The same applies to the Grounded team. Currently, the team is working on features that haven’t been present in an Obsidian game before, such as deepened crafting and base-building, a truly interactive environment with a simulated ecosystem, co-op and more. With Grounded, particularly because it is an early access title, Obsidian can test the waters with these new mechanics and see what players respond well to. By the time The Outer Worlds 2 comes out, we could easily see elements from Grounded that players took to added to the game. However, if a game like Grounded didn’t arrive, then truly despised features could be inadvertently added to future titles, lowering the overall quality of the experience. Because Grounded will be launching into early access, and the community will have a say in its finished form, Obsidian has more opportunities to experiment and see what new mechanics players love and don’t. It’s an exciting prospect that I don’t think enough people have picked up on.
Finally, there’s the question of Xbox Game Pass. With each subsequent generation, games have become longer and more expensive to make. Just look at Crackdown 3, which took a significant time to release after announcement. If developers continue to pursue AAA titles, the gaps between releases will either get bigger or more games will be released in a rushed state like Fallout 76 and Anthem. By keeping budgets and team sizes low, we can get games more regularly from Xbox’s teams with minimal negative effects on their business and potentially massive boons to their upcoming projects. This can lead to more games being released into Xbox Game Pass every year, more tastes being catered to and teams being able to take further risks.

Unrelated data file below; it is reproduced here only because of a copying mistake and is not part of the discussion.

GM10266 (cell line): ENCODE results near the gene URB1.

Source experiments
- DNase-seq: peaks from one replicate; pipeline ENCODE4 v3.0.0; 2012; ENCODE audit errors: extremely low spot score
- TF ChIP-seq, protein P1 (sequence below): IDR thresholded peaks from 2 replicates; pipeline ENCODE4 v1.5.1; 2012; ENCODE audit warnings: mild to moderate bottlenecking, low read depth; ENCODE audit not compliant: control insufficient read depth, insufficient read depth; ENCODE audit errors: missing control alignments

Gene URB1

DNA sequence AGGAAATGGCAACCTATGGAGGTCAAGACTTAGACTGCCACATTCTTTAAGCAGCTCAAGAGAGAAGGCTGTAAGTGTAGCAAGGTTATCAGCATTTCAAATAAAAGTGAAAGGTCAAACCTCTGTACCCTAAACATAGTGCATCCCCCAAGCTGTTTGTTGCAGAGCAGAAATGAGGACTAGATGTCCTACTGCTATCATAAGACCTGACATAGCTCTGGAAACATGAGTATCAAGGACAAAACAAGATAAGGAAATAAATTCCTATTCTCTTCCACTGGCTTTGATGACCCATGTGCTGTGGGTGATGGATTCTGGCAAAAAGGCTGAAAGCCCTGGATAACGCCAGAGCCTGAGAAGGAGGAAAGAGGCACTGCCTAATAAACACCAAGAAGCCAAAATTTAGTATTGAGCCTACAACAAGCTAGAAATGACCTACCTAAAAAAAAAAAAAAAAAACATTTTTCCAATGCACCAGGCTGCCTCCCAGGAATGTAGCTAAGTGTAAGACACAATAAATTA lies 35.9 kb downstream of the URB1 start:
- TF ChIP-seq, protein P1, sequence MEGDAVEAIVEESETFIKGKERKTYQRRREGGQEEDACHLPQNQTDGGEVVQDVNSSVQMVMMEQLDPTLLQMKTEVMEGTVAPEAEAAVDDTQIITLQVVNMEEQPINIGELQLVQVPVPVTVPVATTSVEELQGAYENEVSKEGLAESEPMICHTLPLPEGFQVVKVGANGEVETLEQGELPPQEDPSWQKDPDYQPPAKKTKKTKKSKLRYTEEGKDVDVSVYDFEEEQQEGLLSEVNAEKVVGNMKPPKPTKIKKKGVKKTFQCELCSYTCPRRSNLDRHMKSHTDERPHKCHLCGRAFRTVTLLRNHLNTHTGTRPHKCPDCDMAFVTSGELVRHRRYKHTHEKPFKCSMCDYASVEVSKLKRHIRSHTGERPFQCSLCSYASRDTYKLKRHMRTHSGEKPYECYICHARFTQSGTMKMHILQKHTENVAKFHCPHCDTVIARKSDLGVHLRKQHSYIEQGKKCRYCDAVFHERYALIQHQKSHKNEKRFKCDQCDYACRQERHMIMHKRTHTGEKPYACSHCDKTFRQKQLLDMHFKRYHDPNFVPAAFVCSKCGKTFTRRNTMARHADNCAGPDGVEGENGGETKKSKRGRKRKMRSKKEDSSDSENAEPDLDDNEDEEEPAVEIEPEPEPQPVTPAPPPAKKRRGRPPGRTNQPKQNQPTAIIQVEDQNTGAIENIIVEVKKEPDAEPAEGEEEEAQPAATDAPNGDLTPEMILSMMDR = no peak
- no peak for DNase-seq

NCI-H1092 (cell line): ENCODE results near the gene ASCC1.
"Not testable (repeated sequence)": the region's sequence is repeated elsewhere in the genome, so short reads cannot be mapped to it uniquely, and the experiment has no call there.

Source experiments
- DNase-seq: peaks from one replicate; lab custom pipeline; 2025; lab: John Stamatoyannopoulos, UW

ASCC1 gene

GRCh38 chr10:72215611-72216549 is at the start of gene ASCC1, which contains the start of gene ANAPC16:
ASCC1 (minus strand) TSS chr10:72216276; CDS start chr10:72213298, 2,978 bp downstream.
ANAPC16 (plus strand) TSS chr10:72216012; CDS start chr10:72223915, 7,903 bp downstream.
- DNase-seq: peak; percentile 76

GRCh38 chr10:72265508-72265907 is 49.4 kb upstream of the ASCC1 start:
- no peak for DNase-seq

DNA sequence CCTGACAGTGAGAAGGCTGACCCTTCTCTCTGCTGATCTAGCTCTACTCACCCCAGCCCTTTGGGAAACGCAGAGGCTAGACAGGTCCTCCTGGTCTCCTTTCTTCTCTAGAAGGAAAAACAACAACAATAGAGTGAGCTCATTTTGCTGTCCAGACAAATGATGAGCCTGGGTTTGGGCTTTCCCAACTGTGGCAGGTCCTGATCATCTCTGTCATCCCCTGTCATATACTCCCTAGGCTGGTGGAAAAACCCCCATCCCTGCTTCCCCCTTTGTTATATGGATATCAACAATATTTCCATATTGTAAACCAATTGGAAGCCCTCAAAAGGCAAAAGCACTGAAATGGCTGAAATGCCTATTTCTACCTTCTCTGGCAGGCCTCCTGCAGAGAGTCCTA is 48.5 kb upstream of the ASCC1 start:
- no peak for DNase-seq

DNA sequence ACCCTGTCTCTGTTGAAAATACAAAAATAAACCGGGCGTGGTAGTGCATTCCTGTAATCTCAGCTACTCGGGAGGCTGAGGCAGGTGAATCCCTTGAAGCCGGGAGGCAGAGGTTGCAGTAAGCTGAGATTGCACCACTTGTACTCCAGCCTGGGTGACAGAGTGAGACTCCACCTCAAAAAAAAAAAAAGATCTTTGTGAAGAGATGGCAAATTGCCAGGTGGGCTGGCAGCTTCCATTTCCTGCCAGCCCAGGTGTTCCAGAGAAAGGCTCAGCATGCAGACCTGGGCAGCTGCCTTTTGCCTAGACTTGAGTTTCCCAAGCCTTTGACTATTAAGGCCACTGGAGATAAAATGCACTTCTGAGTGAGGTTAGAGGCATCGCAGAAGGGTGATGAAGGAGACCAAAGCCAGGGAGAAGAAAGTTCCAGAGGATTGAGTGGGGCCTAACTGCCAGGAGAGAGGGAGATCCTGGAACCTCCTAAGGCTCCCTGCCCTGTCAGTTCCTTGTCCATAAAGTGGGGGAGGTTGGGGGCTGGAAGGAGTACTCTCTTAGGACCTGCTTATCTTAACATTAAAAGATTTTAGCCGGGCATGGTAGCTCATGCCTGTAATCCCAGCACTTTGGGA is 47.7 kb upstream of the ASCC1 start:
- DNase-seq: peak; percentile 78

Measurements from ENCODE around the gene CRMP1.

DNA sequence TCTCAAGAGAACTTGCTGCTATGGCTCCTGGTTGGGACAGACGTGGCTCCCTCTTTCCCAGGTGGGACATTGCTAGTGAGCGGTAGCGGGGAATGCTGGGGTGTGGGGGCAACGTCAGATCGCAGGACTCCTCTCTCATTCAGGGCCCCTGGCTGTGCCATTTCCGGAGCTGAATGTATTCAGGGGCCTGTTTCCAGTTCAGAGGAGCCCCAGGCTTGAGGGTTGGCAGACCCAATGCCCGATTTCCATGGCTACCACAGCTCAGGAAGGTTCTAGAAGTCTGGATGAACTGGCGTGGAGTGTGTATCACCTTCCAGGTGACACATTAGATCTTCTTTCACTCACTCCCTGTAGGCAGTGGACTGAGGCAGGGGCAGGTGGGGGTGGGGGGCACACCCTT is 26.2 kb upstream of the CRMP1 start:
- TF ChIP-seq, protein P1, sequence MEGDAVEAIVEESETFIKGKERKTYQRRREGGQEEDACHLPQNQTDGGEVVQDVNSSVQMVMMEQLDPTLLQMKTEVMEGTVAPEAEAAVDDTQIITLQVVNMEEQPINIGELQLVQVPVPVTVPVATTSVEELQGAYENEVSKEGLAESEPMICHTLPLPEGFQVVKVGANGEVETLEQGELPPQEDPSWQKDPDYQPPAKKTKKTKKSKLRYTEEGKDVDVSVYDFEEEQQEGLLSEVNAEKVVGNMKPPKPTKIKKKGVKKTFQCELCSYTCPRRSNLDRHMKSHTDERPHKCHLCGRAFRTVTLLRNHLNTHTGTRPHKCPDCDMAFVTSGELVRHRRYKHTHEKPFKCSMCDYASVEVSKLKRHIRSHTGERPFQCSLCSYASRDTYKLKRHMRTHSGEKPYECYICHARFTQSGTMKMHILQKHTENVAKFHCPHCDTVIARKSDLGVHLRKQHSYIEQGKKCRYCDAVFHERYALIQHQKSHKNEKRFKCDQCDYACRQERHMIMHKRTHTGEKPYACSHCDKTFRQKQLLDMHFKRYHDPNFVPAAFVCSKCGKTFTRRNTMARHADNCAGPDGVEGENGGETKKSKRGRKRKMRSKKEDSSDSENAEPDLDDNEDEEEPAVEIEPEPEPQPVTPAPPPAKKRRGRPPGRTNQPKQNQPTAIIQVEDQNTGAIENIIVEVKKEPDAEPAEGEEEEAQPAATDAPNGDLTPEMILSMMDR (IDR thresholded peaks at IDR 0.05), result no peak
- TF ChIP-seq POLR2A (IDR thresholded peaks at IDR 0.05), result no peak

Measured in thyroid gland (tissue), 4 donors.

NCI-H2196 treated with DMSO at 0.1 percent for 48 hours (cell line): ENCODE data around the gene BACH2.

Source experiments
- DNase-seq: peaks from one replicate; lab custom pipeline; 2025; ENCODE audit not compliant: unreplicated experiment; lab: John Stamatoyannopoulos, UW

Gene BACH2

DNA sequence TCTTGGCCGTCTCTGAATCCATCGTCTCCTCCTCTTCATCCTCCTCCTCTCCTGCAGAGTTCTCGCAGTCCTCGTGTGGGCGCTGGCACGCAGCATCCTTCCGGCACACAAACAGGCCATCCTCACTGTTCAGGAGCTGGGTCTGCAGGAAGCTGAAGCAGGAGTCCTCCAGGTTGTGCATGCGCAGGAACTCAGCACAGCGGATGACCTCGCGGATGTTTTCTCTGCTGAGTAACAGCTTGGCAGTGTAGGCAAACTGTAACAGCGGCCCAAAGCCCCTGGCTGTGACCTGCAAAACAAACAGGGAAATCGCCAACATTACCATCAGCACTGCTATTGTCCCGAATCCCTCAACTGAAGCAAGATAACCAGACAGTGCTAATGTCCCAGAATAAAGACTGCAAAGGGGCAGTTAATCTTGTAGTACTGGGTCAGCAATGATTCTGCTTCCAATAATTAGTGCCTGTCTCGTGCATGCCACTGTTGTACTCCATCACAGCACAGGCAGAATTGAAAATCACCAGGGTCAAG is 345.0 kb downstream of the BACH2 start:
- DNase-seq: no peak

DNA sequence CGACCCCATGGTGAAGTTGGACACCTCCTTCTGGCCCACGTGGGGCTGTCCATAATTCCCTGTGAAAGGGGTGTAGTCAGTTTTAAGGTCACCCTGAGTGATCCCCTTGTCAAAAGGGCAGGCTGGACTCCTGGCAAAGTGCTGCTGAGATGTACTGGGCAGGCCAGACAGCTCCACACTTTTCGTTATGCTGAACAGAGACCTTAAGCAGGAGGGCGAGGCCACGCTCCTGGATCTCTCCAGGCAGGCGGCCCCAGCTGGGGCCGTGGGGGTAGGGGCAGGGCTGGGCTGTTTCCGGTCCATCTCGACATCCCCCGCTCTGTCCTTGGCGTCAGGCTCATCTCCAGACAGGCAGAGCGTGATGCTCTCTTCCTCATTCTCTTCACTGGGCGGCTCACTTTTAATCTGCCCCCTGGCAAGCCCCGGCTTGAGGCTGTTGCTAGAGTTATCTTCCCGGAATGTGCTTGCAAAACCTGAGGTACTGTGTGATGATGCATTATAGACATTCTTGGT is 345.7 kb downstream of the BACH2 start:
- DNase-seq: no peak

The way I see it, it’s all gravy. If you like these smaller games, then great! If you don’t, then take solace in the fact that games catered to your tastes are likely coming along the way. By adopting this model, devs can take further risks, make dream projects come true, enrich upcoming titles and shorten release gaps. Remember, for every blockbuster movie and indie darling, you have your mid-range dramas like The Way Back or Emma. For every chart-topping single, you have other songs on the album that experiment and deepen the quality of the overall album. For every… well, you get the picture. So, even if these games aren’t for you, there might just be another AA title that’s right up your alley.